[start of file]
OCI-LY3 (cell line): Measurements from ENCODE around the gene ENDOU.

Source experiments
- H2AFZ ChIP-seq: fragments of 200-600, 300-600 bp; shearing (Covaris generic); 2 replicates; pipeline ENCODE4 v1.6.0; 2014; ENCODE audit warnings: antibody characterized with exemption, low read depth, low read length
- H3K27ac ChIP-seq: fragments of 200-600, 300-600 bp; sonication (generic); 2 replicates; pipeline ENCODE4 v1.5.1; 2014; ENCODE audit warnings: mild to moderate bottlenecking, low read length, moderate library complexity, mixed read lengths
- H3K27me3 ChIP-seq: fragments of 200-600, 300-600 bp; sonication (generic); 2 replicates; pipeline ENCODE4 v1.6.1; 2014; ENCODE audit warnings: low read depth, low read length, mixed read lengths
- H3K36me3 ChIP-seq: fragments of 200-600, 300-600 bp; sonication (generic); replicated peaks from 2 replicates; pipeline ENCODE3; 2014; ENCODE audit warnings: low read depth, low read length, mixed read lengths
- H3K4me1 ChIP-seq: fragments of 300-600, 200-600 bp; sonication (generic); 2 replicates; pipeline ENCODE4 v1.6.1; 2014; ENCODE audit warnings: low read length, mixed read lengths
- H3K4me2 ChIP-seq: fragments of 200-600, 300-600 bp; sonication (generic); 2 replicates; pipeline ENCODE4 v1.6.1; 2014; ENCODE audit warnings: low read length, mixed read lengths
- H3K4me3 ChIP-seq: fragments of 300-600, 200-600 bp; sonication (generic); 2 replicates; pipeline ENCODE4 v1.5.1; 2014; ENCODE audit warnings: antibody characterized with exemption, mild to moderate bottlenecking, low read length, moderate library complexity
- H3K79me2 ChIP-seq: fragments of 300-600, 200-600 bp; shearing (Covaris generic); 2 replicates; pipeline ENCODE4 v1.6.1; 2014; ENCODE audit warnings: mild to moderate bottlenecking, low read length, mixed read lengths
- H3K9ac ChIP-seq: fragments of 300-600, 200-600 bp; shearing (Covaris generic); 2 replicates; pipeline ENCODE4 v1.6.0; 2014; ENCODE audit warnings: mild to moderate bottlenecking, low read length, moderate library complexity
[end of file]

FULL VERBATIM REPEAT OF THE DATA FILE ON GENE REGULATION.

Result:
OCI-LY3 (cell line): Measurements from ENCODE around the gene ENDOU.

Source experiments
- H2AFZ ChIP-seq: fragments of 200-600, 300-600 bp; shearing (Covaris generic); 2 replicates; pipeline ENCODE4 v1.6.0; 2014; ENCODE audit warnings: antibody characterized with exemption, low read depth, low read length
- H3K27ac ChIP-seq: fragments of 200-600, 300-600 bp; sonication (generic); 2 replicates; pipeline ENCODE4 v1.5.1; 2014; ENCODE audit warnings: mild to moderate bottlenecking, low read length, moderate library complexity, mixed read lengths
- H3K27me3 ChIP-seq: fragments of 200-600, 300-600 bp; sonication (generic); 2 replicates; pipeline ENCODE4 v1.6.1; 2014; ENCODE audit warnings: low read depth, low read length, mixed read lengths
- H3K36me3 ChIP-seq: fragments of 200-600, 300-600 bp; sonication (generic); replicated peaks from 2 replicates; pipeline ENCODE3; 2014; ENCODE audit warnings: low read depth, low read length, mixed read lengths
- H3K4me1 ChIP-seq: fragments of 300-600, 200-600 bp; sonication (generic); 2 replicates; pipeline ENCODE4 v1.6.1; 2014; ENCODE audit warnings: low read length, mixed read lengths
- H3K4me2 ChIP-seq: fragments of 200-600, 300-600 bp; sonication (generic); 2 replicates; pipeline ENCODE4 v1.6.1; 2014; ENCODE audit warnings: low read length, mixed read lengths
- H3K4me3 ChIP-seq: fragments of 300-600, 200-600 bp; sonication (generic); 2 replicates; pipeline ENCODE4 v1.5.1; 2014; ENCODE audit warnings: antibody characterized with exemption, mild to moderate bottlenecking, low read length, moderate library complexity
- H3K79me2 ChIP-seq: fragments of 300-600, 200-600 bp; shearing (Covaris generic); 2 replicates; pipeline ENCODE4 v1.6.1; 2014; ENCODE audit warnings: mild to moderate bottlenecking, low read length, mixed read lengths
- H3K9ac ChIP-seq: fragments of 300-600, 200-600 bp; shearing (Covaris generic); 2 replicates; pipeline ENCODE4 v1.6.0; 2014; ENCODE audit warnings: mild to moderate bottlenecking, low read length, moderate library complexity